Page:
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4 - The Establishment Clause

Published online by Cambridge University Press:  05 October 2015

Boris I. Bittker
Affiliation:
Yale Law School
Scott C. Idleman
Affiliation:
Marquette University, Wisconsin
Frank S. Ravitch
Affiliation:
Michigan State University
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Summary

Introduction

The Establishment Clause of the First Amendment textually provides that “Congress shall make no law respecting an establishment of religion.” In the period since its framing and ratification, now extending well over two centuries, the meaning and reach of the clause have moved beyond a strict understanding of its text. Three developments in particular warrant mention at the outset. The first is that the clause has been held to apply to all branches of government – legislative, executive, and judicial – not simply to the first of these, as the term “Congress” might suggest. The second is that by virtue of a doctrine called “Fourteenth Amendment incorporation,” the clause also has been held to apply to all levels of government – federal, state, and local – such that today it essentially applies to virtually every form of legal or governmental action. From the Congress and the president of the United States, to the agencies, universities, and court systems of the fifty states, to the school districts and police departments of every municipality, all are bound by the limits and prohibitions of the Establishment Clause. State and local governments are further constrained, moreover, by the analogous provisions of their own state constitutions. These provisions, though largely not addressed in this chapter, can differ markedly from the Establishment Clause, and several state constitutions, either by these or other provisions, specifically restrict the relationship between religion and public education or the use of public revenue for religious institutions or purposes.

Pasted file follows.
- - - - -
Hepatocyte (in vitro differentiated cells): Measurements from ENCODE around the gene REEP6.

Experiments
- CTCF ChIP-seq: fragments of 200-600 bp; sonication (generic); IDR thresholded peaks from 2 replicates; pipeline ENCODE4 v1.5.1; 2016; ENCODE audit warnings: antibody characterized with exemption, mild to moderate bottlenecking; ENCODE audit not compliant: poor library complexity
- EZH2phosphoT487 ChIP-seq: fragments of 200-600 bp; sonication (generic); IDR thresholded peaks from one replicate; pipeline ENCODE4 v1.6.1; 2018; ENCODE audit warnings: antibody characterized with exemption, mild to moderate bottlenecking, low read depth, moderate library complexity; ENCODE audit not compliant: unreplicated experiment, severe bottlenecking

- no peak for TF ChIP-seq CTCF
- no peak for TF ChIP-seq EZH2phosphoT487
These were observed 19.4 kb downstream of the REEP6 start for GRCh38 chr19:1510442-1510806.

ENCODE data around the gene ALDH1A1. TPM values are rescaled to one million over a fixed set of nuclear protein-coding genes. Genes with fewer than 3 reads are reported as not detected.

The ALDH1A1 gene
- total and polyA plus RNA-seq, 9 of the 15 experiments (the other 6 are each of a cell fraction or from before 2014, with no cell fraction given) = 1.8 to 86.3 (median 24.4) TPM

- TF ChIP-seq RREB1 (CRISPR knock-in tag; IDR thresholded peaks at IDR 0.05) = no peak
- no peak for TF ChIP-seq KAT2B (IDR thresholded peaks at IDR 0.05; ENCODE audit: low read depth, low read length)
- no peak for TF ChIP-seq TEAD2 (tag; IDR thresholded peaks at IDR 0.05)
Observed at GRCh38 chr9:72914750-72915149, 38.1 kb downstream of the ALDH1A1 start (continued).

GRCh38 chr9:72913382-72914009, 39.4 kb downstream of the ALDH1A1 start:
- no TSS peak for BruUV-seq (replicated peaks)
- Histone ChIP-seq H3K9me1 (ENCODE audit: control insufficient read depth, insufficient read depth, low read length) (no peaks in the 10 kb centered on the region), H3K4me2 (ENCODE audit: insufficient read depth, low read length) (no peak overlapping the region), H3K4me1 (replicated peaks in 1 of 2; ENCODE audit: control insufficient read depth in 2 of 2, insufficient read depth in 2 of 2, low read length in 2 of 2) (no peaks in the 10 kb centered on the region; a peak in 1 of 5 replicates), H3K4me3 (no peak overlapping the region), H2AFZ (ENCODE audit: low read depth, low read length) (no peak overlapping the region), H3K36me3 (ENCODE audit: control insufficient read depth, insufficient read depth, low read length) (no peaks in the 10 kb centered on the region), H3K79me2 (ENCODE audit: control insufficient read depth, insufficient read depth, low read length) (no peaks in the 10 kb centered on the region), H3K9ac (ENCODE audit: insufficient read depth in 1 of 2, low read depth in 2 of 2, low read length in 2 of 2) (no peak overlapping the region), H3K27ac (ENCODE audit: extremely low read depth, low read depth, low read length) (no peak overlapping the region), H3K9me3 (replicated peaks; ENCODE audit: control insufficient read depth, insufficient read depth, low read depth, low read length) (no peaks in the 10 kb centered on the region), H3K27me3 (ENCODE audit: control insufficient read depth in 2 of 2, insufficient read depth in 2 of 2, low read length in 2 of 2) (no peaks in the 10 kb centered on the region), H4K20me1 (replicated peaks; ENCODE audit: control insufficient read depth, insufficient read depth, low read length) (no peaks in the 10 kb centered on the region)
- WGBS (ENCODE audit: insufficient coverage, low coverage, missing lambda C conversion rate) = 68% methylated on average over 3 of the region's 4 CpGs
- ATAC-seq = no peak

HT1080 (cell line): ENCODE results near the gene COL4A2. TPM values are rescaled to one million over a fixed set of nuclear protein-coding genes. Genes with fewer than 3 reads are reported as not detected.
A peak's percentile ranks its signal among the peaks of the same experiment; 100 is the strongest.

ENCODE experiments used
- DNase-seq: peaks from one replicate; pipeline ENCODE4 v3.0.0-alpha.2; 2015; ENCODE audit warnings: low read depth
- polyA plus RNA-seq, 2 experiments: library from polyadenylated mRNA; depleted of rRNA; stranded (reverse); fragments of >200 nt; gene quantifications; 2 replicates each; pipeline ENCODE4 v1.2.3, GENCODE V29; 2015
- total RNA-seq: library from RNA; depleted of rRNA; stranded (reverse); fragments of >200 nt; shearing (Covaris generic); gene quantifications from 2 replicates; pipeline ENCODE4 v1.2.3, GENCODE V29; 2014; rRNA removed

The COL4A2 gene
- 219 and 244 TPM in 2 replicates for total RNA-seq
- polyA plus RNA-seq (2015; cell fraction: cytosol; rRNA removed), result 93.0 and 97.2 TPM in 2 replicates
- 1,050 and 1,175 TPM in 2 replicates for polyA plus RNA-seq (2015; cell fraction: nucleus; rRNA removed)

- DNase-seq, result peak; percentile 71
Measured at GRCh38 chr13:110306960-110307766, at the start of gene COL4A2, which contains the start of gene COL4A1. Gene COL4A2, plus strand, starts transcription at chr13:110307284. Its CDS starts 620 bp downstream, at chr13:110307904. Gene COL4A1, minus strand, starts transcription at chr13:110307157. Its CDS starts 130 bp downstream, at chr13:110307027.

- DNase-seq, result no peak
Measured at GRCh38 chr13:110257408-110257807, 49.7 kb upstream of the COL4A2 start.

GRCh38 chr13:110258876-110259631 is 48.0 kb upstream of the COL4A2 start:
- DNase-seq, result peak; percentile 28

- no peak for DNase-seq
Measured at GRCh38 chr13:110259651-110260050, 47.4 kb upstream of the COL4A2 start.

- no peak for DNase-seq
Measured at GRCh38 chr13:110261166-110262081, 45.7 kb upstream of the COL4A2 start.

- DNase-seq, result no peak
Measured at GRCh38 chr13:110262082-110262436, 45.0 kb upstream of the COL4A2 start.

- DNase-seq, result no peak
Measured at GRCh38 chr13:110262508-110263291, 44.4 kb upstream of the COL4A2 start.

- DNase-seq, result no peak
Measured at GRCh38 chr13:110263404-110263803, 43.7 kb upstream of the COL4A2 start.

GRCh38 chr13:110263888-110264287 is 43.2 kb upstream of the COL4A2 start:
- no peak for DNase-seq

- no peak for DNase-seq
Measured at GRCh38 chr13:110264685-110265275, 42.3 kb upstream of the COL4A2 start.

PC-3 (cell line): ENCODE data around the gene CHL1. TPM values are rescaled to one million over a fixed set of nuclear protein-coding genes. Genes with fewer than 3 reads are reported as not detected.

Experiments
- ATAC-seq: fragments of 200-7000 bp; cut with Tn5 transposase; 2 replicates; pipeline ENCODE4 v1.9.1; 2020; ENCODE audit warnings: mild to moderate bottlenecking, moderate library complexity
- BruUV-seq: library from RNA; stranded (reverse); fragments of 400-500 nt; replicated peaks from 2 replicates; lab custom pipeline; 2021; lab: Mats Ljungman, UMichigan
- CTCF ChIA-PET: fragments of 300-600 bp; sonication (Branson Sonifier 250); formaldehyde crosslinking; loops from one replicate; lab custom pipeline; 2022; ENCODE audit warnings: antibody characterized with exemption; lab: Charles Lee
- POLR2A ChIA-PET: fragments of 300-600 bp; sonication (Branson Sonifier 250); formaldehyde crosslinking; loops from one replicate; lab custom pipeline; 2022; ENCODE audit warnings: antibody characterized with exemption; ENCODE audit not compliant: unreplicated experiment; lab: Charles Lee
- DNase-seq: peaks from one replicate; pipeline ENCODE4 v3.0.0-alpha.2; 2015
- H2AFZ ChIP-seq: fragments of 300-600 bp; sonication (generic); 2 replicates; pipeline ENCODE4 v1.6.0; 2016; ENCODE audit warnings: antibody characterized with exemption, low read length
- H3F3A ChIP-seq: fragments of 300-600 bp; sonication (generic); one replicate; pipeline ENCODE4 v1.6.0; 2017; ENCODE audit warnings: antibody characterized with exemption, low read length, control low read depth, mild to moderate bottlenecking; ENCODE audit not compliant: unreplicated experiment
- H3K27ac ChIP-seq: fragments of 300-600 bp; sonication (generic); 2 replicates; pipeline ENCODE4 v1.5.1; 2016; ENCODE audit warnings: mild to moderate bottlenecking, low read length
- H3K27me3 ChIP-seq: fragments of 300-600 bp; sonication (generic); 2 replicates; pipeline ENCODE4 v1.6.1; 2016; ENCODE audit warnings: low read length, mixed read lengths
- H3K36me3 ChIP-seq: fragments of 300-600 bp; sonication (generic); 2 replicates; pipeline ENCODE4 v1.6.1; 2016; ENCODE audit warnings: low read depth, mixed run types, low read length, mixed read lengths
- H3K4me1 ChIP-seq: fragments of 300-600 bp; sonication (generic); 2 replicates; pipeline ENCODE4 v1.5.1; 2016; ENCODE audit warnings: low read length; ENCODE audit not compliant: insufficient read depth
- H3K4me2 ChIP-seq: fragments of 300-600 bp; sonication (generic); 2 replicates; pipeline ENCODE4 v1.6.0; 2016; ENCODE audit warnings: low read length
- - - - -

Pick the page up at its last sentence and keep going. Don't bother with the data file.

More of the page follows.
The third development, which is as much cultural as legal, is that the contemporary reach and impact of the clause are also a product of developing notions of what counts as “law respecting an establishment of religion,” which itself reflects changing understandings of the American political community. Concerns that animated the clause's inclusion – ”the church exercising the coercive power of government,” “direct financial support of the church … through general tax revenue,” and “control by the state over the church” – still persist but for many may not seem like looming threats. Conversely, institutions and practices that may today immediately arouse establishment concerns – breaches in the metaphorical wall of separation between church and state – were or would have been mostly unproblematic within the world of Protestant Christianity and limited government that largely defined early America.

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Publisher: Cambridge University Press
Print publication year: 2015

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